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If one brings up the subject of CEO compensation with anyone who isn't a CEO, expect eye-rolls or assumptions that chief executives salaries are unfair; that they are outsized and outrageous.

Then there are, on the other end of the spectrum, CEOs like Mark Zuckerberg, who recently eschewed a multimillion-dollar salary for $1 in base pay.

Neither of these compensation models is sustainable. Executives of small to medium-sized companies need a benchmark against which to compare their salaries. How can CEOs determine appropriate compensation for themselves?

SMEs*: CEO Compensation is a Shot in the Dark

In 2010, someone in Las Vegas had a yard sale and included a drawing. Nothing special. Just a face, inexpertly rendered. $5? Sold! Only it was an Andy Warhol original, done when he was just 10. And it was worth more than $2 million. This is the same problem CEOs face: they often do not assign the right value to their position. Many, like the poor guy who could've been a millionaire, undervalue what they have to offer.

It's a switch from the stereotypical claims that CEOs are overpaid. In Forbes, contributor Robert Sher recounts a story of a CEO in this predicament: he led an $11-million company, no debt, $3 million in cash, and revenue growth of 15% annually. His pay was 35% lower than market value.

How Much Is This Worth?

Often, CEOs just don't know; they can't just say, "Google, how much should I be making?" It's difficult to find hard data on compensation for private companies, particularly small enterprises.

Here's an example: The Chief Executive Group surveyed more than 1,000 companies with revenues under $10 million. The average base pay for a CEO is $1.23 million, but as they so helpfully point out, the top CEOs skew this and there are "Big differences in CEO compensation between companies with less than $2 million vs. those with $2-5 million in revenue..." In other words, that $1.23 million average doesn't really apply to the "low end" of the little guys.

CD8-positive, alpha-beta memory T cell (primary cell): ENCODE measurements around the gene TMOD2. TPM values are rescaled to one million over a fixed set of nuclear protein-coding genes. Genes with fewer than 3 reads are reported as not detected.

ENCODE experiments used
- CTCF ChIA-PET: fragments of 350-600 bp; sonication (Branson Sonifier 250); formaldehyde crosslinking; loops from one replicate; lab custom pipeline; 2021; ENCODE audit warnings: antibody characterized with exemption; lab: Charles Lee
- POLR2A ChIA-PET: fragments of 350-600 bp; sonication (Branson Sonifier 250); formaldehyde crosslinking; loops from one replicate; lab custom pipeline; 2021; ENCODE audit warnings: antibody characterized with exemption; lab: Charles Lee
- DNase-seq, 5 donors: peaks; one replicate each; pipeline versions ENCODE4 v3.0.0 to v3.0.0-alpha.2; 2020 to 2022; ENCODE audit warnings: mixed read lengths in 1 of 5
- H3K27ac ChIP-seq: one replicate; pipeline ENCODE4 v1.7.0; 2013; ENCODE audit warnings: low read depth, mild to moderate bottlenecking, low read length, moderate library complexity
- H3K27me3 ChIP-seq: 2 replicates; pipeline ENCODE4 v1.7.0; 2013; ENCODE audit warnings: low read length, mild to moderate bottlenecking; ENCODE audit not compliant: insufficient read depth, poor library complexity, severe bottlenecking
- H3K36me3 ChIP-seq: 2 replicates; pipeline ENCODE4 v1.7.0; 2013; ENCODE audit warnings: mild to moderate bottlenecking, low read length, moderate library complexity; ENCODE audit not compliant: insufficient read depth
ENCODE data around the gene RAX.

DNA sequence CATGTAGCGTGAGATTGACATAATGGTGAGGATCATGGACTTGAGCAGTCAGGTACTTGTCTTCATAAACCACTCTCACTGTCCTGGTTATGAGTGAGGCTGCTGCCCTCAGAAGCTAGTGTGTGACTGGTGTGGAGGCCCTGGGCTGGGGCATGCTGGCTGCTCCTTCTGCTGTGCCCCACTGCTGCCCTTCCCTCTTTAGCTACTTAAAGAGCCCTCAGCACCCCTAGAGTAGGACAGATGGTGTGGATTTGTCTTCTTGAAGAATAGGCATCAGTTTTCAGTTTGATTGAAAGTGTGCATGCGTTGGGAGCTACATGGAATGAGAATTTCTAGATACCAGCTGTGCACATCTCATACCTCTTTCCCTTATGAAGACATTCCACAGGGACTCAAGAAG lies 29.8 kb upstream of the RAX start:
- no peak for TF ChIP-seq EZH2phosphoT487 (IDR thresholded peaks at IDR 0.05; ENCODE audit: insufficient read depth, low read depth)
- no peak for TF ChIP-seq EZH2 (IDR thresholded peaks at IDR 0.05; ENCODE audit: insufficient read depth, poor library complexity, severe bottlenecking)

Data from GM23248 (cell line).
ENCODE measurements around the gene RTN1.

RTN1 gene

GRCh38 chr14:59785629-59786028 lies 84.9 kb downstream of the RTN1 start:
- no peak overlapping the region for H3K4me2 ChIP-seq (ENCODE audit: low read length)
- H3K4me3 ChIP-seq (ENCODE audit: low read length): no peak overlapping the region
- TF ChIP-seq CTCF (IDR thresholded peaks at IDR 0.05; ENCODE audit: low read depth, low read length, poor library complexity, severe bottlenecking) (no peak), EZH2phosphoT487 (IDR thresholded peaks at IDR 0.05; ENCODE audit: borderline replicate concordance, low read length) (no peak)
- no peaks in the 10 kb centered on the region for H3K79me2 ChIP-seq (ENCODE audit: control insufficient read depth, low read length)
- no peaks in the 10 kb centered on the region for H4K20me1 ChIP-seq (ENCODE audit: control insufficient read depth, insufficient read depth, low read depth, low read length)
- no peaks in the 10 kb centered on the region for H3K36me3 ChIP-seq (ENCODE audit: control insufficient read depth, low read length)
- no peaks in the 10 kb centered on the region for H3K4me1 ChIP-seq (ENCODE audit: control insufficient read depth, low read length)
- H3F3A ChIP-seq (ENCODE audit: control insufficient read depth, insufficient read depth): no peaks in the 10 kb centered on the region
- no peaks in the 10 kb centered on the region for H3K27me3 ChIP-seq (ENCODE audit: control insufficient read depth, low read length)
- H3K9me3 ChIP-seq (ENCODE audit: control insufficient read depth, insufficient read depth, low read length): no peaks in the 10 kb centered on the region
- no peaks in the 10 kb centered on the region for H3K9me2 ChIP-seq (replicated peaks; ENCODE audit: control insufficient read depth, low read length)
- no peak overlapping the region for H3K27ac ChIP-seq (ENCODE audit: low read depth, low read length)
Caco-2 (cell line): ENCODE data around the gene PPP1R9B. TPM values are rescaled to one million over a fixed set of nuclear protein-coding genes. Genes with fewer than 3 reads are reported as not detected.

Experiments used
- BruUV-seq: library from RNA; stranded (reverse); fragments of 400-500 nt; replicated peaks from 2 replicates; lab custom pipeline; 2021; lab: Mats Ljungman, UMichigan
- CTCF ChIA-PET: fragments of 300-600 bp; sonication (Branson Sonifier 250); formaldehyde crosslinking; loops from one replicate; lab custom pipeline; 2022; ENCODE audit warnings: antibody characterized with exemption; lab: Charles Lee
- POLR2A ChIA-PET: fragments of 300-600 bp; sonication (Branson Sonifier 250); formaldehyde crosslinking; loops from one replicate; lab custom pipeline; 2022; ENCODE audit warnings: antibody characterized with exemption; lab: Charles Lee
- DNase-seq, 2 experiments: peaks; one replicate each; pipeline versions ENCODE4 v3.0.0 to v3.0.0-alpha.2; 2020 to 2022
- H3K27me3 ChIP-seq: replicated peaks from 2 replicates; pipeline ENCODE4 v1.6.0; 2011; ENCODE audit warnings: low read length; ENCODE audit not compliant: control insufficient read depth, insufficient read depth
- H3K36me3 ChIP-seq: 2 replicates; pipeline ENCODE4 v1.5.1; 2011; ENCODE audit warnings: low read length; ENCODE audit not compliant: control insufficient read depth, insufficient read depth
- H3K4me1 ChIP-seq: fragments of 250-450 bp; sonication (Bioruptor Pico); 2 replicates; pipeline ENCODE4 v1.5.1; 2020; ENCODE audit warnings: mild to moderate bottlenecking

Another problem is that, if CEOs have been with their companies from startup, they are likely used to paying themselves however and whenever they can. Cash, at that time, is a precious commodity, and many CEOs forgo "normal" paychecks in order to put money into the company's growth.

Even if it's years later and their companies are on solid footing, they might not have taken a step back and asked, "What's my position really worth?"

Grounding Compensation in Reality

Compensation has to be based, first and foremost, on market realities. Think about this: if a CEO were to go play golf and bring someone else in to do her job, how much would she have to pay?

The CEO of the $11-million company above might not be able to attract an equally qualified CEO to his company because he was paying himself too little! Appropriate compensation is a function of the industry, the size of the company, and the profits being generated.

A CEO of a profitable $1 million company, for example, is not going to make $250,000. $90,000 to $100,000 might be closer to the mark. Remember, this is about salary, not about the benefits or compensation a CEO receives in terms of profits. So many owners and executives blur the line between the money they get paid to do their jobs, and the money they receive as a reward for A leading a profitable company

Keeping this in mind, the question is, then, "How much would you have to pay a CEO to come in and do this job?"

CEOs of small and medium-sized enterprises must take a step back and assess the value of their role. How much is it worth to the company? How much would they have to pay someone else given the company's size, its profits, and the industry in which it is operating? This gives leaders and their companies a solid compensation foundation that is both appropriate and fair.

*Small to medium enterprises


Larry Hart

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